In many cases youth are being abused, drugged, and often are caring for younger siblings without benefit of adult supervision. Often one or both parents are incarcerated, or on drugs, leaving the youth to fend for themselves. Some say, they don't know their history. And I say, whose fault is that?

The family unit is under attack by a society gone wild with greed and profit motives. The integrity of families and households nationwide is being compromised daily. Whether it is a lack of medical care, poorly equipped schools, inferior education, an overly aggressive juvenile justice system, homelessness, unemployment, or denial of access to needed human services, as a society we have not fulfilled the promises and hope of the next generation. Zero Tolerance in our schools is simply madness!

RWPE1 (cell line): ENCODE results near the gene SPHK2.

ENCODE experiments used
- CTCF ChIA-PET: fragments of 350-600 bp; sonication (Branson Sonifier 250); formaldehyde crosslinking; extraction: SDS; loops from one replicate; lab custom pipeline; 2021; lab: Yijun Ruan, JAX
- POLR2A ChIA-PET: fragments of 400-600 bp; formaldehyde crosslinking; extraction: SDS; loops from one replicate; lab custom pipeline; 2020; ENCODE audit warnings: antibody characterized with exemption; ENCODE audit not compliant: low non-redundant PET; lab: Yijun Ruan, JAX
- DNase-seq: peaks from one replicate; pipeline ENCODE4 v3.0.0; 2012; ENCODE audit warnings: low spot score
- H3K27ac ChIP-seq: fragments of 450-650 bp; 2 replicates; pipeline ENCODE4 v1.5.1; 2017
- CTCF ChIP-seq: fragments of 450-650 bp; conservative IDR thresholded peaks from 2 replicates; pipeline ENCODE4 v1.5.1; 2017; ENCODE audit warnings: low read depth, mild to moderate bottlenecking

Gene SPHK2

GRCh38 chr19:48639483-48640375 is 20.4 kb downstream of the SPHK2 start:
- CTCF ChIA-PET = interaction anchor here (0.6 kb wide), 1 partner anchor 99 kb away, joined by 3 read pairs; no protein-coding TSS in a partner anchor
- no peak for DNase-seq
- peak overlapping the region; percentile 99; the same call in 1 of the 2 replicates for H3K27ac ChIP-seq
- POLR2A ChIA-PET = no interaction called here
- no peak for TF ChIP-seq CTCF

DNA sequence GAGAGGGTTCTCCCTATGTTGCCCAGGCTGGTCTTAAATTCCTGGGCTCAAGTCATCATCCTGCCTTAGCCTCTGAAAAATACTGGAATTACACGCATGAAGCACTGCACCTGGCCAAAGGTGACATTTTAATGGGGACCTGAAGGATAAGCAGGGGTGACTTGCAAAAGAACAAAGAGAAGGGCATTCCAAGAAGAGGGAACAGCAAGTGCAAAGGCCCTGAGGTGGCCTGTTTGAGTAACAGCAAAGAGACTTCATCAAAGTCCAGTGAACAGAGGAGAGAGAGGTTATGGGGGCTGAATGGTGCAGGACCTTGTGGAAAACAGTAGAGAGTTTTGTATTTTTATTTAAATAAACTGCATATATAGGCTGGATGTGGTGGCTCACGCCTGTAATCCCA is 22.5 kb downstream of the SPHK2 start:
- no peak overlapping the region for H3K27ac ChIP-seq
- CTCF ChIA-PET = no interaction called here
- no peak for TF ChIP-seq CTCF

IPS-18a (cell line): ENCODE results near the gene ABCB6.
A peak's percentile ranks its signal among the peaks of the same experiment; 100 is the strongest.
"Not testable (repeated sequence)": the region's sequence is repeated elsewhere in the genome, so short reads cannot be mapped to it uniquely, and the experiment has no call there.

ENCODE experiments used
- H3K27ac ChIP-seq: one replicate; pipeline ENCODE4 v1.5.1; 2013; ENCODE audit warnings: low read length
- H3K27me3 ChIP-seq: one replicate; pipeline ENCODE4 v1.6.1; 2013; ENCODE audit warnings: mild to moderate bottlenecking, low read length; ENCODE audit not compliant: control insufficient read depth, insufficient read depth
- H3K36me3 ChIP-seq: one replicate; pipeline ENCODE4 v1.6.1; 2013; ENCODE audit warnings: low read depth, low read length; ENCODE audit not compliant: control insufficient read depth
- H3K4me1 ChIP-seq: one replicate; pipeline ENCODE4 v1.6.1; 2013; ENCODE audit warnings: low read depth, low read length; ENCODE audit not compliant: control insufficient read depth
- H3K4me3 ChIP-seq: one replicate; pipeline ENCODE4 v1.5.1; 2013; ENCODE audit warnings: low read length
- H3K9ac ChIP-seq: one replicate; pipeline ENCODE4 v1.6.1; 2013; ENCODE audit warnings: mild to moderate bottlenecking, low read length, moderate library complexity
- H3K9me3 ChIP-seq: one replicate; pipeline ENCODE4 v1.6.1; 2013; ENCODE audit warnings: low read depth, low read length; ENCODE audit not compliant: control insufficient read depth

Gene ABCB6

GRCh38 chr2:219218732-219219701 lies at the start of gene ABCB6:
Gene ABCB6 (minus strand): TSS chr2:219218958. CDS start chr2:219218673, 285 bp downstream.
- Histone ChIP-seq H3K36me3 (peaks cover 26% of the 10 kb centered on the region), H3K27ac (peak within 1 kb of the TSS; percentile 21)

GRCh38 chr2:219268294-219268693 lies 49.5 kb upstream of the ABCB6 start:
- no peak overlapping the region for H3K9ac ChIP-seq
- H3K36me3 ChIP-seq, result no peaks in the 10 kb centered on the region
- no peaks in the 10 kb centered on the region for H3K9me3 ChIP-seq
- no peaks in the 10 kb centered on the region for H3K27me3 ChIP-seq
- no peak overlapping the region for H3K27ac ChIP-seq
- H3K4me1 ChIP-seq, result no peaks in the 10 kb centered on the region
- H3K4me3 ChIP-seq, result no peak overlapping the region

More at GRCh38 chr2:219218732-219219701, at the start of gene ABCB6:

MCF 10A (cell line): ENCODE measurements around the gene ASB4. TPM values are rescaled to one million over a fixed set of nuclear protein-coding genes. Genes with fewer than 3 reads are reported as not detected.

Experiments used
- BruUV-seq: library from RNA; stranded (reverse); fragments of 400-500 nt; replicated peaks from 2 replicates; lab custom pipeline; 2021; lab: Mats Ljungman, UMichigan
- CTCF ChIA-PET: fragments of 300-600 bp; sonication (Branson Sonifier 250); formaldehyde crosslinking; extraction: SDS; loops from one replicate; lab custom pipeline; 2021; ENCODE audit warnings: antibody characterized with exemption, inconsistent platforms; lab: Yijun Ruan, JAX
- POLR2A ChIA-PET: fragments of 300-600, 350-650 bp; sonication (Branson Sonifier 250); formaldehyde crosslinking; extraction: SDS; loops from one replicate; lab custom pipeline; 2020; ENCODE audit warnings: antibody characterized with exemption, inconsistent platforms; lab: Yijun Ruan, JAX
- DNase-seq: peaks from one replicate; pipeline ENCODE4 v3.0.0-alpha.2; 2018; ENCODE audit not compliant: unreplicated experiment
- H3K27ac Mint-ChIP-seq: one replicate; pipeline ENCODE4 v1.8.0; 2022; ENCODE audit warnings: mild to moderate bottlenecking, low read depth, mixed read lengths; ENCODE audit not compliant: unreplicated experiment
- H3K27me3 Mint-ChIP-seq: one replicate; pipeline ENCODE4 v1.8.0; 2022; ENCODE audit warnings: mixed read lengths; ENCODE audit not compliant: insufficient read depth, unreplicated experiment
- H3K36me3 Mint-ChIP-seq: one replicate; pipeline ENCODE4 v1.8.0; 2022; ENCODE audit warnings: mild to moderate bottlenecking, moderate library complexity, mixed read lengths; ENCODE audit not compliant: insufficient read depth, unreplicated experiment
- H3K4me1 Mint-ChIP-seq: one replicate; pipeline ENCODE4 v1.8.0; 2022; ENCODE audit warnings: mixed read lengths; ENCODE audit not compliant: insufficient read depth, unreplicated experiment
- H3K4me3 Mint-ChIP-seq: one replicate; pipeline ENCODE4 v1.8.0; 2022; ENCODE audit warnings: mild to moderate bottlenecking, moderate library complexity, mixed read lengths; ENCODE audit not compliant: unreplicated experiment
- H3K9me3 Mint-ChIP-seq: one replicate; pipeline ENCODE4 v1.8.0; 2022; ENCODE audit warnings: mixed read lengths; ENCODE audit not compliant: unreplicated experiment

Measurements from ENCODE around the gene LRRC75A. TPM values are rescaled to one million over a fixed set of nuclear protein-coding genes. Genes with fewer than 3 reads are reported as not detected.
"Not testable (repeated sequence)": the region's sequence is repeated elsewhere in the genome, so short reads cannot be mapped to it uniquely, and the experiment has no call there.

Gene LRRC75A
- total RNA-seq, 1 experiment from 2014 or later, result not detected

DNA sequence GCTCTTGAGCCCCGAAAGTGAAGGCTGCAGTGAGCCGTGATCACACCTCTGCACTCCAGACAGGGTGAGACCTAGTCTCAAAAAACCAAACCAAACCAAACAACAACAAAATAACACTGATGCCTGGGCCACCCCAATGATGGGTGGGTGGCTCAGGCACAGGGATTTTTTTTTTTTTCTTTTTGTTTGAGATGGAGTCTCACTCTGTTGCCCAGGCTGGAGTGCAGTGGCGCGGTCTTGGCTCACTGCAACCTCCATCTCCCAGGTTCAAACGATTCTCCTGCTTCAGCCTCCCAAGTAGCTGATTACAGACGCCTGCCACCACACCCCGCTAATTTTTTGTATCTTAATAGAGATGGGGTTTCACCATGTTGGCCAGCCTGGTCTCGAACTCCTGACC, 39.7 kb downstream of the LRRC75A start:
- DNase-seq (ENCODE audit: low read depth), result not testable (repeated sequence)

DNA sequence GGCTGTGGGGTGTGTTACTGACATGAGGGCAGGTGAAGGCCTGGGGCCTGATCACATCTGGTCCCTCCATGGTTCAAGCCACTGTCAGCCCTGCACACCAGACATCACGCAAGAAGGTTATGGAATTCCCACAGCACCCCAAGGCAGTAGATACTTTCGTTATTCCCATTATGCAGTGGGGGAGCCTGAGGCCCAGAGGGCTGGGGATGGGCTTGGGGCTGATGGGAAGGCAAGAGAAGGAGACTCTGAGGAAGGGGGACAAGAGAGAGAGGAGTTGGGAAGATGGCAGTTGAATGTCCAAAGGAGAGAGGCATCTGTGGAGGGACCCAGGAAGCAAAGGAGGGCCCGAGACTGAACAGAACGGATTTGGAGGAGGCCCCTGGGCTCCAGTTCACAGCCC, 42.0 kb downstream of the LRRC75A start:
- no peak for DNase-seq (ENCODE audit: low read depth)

The Inter-Generational Mentoring Model is designed to bring seniors and youth in our communities together - deliberately, intentionally, and on purpose. They have much to learn from each other. The seniors are the glue that's missing in our attempts to mentor our youth and young adults. Instead of a steady hand and the wisdom of age at life's many decision points, we see our kids making decisions without choices. They simply don't understand that without choices, there's no decision to be made. They are simply reacting, and that's always a bad idea. How would they know?

Our beloved President Obama and Michelle were wise enough to bring the grandmother along to the White House to care for and keep the kids grounded. She's the glue that connects the kids to reality, while mom and dad try to solve the world's problems. All kids want and need the grounding rooted in the love, nurturing and acceptance that come from older and wiser adults. The seniors have one foot in the past and one foot in the present. The youth have one foot in the present and one foot in the future.